Library of Dust depicts individual copper canisters, each containing the cremated remains of a patient from a state-run psychiatric hospital. The patients died at the hospital between 1883 (the year the facility opened, when it was called the Oregon State Insane Asylum) and the 1970’s; their bodies have remained unclaimed by their families.
The copper canisters have a handmade quality; they are at turns burnished or dull; corrosion blooms wildly from the leaden seams and across the surfaces of many of the cans. Numbers are stamped into each lid; the lowest number is 01, and the highest is 5,118. The vestiges of paper labels with the names of the dead, the etching of the copper, and the intensely hued colors of the blooming minerals combine to individuate the canisters. These deformations sometimes evoke the celestial - the Northern Lights, the moons of some alien planet, or constellations in the night sky.
There are certainly physical and chemical explanations for the ways these canisters have transformed over time. Perhaps the canisters, however, also encourage us to consider what happens to our own bodies when we die, and, further, what may happen to our souls. Matter lives on when the body vanishes, even when it has been incinerated to ash by an institutional methodology. Is it possible that some form of spirit lives on as well?
On my first visit to the hospital, I am escorted to a dusty room in a decaying outbuilding, where simple pine shelves are lined three-deep with thousands of copper canisters. Prisoners from the local penitentiary are brought in to clean the adjacent hallway, crematorium, and autopsy room. A young male prisoner in a blue jumpsuit, with his feet planted firmly outside the doorway, leans his upper body into the room, scans the cremated remains, and whispers in a low tone, "The library of dust.” The title of the project results from this encounter. -from the artist's statement. for the full text and photos, visit David Maisel's website at http://www.davidmaisel.com/default.asp
State hospitals are not the only places where people's cremated remains sit catalogued and unclaimed. Nearly every funeral home in the United States has tried without success to encourage some families to come in and claim their loved one's cremated remains. Often, after several years, the cremated reamins are placed in a crypt for safekeeping, for if a fire started at the funeral home, the identity of the cremated remains would be lost forever.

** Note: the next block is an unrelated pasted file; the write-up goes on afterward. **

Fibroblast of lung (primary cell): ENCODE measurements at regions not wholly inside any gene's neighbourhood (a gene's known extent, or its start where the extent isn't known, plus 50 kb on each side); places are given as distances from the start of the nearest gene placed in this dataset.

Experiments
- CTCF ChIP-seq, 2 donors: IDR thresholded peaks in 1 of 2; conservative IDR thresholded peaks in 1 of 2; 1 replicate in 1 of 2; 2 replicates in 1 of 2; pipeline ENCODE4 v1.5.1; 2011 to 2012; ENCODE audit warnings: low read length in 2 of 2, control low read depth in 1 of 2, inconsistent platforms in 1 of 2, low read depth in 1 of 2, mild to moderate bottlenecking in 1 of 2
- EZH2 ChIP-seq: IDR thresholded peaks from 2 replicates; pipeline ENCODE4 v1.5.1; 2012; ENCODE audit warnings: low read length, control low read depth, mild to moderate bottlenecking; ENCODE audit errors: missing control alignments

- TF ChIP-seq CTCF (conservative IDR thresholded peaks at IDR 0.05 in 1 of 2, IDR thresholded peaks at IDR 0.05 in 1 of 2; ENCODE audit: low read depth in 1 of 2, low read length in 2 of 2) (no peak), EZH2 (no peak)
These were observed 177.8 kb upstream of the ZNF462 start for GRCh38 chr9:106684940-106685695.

Cremated remains are left unclaimed for a variety of reasons, sometimes it is a temporary storage issue as the family waits for spring to bury or scatter, some families wait for the deceased's spouse to pass away, and they are buried together. Most often, however, families just do not know what they want to do with the remains, and the longer they wait, the more difficult it becomes for them to face up to retrieving them. There is not the urgency that determining the disposition of a casketed body demands. I don't beleive that anyone intends on leaving their loved one's cremated remains forgotten on a shelf. The lesson I draw from this situation is that decisions about death need to be discussed with loved ones before death, and decisions about death must be made without undue delay, no matter how difficult, rather than be put off for tomorrow, when inertia may have taken hold. Many families these days are pre-arranging their funeral services. Some pre-fund as well, and some just put on record their preferences. In either case a great feeling of relief is often the result. The decisions have been made, and we can go on with life.